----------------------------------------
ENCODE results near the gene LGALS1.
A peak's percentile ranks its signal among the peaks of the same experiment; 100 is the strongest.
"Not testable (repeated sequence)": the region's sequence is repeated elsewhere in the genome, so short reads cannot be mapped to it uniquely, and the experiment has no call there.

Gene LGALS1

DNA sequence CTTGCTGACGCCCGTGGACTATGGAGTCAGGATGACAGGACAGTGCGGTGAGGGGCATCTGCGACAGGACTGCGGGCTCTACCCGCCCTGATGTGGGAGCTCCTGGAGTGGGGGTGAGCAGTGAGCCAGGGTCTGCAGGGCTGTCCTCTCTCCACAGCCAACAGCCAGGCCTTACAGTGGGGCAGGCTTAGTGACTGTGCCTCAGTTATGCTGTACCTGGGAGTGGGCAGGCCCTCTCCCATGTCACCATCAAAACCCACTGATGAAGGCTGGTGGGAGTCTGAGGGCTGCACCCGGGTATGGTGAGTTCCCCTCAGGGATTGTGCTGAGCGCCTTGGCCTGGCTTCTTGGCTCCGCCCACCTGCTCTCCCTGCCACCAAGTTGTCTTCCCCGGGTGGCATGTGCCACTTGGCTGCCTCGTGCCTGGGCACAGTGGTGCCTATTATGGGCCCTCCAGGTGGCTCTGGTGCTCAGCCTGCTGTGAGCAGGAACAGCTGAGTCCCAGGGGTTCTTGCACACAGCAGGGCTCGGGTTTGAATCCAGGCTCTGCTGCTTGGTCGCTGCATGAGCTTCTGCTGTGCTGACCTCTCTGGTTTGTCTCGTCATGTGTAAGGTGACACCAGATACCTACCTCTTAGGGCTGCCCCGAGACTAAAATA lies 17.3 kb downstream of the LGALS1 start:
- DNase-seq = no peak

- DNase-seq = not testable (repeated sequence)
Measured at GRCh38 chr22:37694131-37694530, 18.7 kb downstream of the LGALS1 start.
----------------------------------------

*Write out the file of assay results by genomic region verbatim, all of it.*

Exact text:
ENCODE results near the gene LGALS1.
A peak's percentile ranks its signal among the peaks of the same experiment; 100 is the strongest.
"Not testable (repeated sequence)": the region's sequence is repeated elsewhere in the genome, so short reads cannot be mapped to it uniquely, and the experiment has no call there.

Gene LGALS1

DNA sequence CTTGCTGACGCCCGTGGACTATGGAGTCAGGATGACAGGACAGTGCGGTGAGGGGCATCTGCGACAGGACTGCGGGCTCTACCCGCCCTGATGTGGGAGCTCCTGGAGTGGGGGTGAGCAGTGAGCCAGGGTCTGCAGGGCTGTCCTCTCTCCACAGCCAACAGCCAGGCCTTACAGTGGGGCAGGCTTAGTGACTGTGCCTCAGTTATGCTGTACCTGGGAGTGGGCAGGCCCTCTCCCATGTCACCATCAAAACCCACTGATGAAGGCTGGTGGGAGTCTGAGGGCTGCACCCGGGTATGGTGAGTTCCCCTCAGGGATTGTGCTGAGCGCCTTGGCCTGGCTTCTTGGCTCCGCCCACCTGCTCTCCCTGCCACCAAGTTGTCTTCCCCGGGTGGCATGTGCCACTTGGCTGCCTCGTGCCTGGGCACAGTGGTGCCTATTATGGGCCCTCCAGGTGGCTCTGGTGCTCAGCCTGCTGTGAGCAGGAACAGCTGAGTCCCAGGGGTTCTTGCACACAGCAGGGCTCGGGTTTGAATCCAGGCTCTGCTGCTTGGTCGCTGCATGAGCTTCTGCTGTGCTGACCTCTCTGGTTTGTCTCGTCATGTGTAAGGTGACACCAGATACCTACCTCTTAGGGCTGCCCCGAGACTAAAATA lies 17.3 kb downstream of the LGALS1 start:
- DNase-seq = no peak

- DNase-seq = not testable (repeated sequence)
Measured at GRCh38 chr22:37694131-37694530, 18.7 kb downstream of the LGALS1 start.